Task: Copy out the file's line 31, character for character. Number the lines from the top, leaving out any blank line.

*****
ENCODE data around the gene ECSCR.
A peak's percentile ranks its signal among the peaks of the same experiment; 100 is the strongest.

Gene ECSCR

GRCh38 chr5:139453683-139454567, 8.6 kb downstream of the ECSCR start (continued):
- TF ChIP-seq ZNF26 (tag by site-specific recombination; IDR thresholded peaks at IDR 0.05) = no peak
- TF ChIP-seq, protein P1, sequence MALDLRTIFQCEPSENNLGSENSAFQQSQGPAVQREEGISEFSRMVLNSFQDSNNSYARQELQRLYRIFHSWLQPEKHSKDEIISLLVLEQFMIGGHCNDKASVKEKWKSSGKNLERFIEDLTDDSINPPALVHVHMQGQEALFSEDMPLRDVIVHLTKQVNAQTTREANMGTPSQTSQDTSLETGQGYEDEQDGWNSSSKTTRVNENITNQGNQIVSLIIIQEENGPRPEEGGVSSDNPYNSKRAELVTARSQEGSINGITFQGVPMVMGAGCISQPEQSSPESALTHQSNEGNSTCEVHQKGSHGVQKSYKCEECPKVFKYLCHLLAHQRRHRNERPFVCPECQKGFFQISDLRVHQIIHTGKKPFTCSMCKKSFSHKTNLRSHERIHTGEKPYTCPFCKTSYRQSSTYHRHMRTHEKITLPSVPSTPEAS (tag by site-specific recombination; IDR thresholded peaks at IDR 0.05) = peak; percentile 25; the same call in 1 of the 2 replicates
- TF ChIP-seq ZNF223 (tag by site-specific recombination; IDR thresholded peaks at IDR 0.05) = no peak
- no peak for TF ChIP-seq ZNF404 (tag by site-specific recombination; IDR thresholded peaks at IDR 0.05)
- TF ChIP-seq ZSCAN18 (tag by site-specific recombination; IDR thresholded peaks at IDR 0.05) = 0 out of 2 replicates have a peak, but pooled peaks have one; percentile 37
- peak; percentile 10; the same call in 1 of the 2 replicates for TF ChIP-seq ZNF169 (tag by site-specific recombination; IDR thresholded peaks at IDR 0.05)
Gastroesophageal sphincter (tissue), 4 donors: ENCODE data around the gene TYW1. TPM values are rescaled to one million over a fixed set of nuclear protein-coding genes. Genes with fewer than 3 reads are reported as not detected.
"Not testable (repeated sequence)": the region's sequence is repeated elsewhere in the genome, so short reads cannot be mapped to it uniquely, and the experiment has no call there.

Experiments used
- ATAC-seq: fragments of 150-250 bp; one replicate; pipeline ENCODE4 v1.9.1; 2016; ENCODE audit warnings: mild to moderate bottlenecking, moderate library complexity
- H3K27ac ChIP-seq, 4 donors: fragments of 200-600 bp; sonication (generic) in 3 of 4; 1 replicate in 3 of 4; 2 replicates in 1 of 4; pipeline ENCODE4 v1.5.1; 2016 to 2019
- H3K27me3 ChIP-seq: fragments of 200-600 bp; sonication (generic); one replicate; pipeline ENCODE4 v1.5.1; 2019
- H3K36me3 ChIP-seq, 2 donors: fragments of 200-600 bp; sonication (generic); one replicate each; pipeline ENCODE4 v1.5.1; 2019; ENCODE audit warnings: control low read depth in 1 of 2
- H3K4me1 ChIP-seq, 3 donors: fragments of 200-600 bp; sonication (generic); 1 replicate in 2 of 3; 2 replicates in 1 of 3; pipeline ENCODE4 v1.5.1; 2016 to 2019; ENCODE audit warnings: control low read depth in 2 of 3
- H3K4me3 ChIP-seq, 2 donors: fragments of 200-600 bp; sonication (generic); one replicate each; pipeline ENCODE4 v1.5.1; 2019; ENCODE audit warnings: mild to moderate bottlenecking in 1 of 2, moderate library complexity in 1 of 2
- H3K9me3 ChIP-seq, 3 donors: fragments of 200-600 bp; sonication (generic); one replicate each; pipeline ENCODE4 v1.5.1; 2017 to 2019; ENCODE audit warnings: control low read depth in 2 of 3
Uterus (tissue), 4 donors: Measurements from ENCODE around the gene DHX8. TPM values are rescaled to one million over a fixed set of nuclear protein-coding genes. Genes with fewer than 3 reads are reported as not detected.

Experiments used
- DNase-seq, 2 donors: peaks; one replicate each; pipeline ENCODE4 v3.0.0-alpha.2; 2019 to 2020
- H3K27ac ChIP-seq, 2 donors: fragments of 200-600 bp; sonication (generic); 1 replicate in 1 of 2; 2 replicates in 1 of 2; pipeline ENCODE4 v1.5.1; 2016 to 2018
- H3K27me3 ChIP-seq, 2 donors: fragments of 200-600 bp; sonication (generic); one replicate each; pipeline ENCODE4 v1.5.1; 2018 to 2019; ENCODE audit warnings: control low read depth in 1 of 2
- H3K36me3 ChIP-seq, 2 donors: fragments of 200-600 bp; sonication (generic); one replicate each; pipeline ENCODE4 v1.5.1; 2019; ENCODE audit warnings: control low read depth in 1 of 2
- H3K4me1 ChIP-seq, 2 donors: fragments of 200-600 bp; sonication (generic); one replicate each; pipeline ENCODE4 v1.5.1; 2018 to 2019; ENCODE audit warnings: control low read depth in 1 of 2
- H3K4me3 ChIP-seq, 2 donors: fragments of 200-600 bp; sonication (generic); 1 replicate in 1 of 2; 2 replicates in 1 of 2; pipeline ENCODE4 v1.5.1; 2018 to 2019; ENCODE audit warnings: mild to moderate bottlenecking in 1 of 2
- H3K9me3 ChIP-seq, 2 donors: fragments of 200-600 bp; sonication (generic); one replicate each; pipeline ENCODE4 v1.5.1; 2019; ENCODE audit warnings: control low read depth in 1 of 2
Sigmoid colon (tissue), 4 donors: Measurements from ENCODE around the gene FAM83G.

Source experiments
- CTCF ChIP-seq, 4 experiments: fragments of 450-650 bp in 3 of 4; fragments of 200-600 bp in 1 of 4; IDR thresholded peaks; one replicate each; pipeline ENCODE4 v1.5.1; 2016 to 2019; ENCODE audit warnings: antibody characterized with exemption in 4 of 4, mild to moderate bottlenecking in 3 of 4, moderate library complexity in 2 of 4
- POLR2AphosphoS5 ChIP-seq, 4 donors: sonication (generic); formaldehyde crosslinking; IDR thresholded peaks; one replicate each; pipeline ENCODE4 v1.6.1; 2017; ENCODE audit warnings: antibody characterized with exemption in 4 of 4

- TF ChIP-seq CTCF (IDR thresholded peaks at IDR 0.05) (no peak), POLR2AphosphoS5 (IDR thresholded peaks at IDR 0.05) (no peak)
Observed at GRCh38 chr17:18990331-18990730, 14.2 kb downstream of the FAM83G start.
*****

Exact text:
Source experiments